Likes. We can’t forget about likes and comments. The actual Facebook app for Android has its share of issues, and comments are certainly one of them. On mobile it seems sometimes the pop-up to leave a comment just wouldn’t ever load, and you’d need to try again for it to work. This issue seems to be gone with Home and leaving comments is now a breeze. Right on the bottom of the display instantly tap the button. You get a neat animation and can leave some words with ease. Double tapping will like a photo or post, which is nice, but I found myself doing so on accident quite often. Oops!
In closing we’re going to need some more time with both Facebook Home on the HTC first, and Facebook Home for Android phones in general before we can fully decide what we think. Facebook Home will be available for the HTC One, One X, Galaxy S III, Note II and more come April 12th – and for tablets eventually. Those will have a different experience than we had here, so we’ll update once that gets released with some comparisons.
So how do we feel about Facebook Home? Well, mixed feelings to be honest. In one sense we feel like the entire Facebook team has done an amazing job with Home, and it shows the true potential and power of the Android OS. At the same time we still feel like it cripples Android. To be completely honest though, Facebook Home is actually pretty awesome. Everything is exceptionally fast, fluid, stable, and pretty. Updates are quick, animations are beautiful, content looks great and more. That being said, it’s clearly ONLY for those who truly use Facebook often and love the social network world.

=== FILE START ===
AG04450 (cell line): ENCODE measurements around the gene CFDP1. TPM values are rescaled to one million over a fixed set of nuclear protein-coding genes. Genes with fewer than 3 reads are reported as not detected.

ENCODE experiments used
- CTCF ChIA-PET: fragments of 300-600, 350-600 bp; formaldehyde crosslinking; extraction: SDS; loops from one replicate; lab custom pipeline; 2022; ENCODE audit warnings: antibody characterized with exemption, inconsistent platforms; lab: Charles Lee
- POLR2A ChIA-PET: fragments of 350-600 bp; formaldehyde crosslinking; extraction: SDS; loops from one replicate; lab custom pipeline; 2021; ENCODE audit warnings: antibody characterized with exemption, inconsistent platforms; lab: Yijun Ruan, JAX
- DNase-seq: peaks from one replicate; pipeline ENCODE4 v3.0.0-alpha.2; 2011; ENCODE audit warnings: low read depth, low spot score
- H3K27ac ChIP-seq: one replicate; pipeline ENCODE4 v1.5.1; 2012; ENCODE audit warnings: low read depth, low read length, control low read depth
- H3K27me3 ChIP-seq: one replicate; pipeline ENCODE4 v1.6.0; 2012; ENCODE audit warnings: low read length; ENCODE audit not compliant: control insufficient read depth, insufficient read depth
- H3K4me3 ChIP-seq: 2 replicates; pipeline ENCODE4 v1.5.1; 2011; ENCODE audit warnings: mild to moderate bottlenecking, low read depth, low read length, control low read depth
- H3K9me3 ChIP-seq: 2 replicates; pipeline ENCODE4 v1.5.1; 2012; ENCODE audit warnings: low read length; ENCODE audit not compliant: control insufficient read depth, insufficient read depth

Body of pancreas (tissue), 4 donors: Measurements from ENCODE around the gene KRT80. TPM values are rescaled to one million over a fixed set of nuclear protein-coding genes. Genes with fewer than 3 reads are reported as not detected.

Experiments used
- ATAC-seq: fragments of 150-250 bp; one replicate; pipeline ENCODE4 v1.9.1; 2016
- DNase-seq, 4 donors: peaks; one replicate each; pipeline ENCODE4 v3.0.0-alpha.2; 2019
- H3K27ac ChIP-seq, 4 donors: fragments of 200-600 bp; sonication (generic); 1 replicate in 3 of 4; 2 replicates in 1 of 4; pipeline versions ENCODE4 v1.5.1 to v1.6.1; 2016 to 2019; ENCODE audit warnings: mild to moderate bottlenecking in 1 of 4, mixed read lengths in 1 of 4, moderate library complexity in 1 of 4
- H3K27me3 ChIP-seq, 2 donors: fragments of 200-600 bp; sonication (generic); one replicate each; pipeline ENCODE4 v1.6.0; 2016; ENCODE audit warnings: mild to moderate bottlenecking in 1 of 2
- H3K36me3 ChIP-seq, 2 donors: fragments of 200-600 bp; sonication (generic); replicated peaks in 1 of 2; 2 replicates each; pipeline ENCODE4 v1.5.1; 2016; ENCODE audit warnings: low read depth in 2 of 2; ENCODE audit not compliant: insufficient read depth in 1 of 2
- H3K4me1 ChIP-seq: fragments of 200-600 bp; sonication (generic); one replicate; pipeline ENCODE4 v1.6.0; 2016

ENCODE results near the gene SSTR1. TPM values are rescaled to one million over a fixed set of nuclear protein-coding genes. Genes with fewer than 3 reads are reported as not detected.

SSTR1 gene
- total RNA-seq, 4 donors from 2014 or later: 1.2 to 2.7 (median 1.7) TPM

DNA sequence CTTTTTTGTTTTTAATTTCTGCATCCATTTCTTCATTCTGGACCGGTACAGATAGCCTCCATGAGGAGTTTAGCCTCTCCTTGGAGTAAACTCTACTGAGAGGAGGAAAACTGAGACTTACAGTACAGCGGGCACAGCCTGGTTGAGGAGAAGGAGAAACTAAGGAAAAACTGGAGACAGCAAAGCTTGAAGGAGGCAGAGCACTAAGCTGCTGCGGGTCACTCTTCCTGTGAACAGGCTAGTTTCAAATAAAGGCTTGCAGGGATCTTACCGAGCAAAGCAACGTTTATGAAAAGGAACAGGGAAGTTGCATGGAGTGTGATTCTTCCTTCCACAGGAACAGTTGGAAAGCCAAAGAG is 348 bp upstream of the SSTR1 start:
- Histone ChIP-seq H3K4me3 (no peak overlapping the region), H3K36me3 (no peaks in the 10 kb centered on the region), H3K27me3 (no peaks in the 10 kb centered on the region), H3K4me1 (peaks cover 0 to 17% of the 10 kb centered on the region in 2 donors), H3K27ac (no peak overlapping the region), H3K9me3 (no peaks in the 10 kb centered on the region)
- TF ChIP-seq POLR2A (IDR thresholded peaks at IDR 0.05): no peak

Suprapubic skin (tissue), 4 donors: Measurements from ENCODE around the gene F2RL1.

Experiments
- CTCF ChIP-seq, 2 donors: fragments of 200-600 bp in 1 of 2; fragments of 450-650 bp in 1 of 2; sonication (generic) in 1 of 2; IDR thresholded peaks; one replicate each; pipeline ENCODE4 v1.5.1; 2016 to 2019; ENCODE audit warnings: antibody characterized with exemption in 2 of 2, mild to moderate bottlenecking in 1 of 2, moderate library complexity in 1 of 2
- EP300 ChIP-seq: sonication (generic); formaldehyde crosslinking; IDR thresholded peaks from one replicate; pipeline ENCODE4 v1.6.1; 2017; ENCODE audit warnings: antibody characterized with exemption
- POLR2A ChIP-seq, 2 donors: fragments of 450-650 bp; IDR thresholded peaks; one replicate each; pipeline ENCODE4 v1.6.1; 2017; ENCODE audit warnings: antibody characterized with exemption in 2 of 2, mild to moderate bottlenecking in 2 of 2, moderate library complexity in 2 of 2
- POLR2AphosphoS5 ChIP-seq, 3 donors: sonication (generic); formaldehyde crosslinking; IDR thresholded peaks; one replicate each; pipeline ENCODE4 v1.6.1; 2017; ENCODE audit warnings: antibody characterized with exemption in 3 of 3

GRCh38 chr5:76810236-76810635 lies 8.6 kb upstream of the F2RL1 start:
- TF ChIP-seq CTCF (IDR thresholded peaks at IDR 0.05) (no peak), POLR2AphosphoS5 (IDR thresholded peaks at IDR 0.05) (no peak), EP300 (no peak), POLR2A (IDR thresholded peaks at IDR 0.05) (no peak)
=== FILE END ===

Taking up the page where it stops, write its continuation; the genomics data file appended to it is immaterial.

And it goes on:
Is Facebook Home for die hard Android users or enthusiasts? Absolutely not. Will the general public love Facebook Home and use it over Sense UI, stock Android, or Samsung TouchWiz? Maybe. Depends on how much they actually care to use Facebook. Will I? Nope! I love my theses, custom options, and widgets far too much.
In the end Facebook Home is a beautifully crafted and curated experience, but it’s obviously geared at Facebook and social networking. It makes Android less powerful, throws widgets and customization out the window, and we can’t even customize who plasters our Cover Feed and home screen. Unless Facebook is a deep deep part of your life we just can’t recommend this, or see people using it day to day. This is certainly a walled garden grown, picked, and hand delivered by Facebook.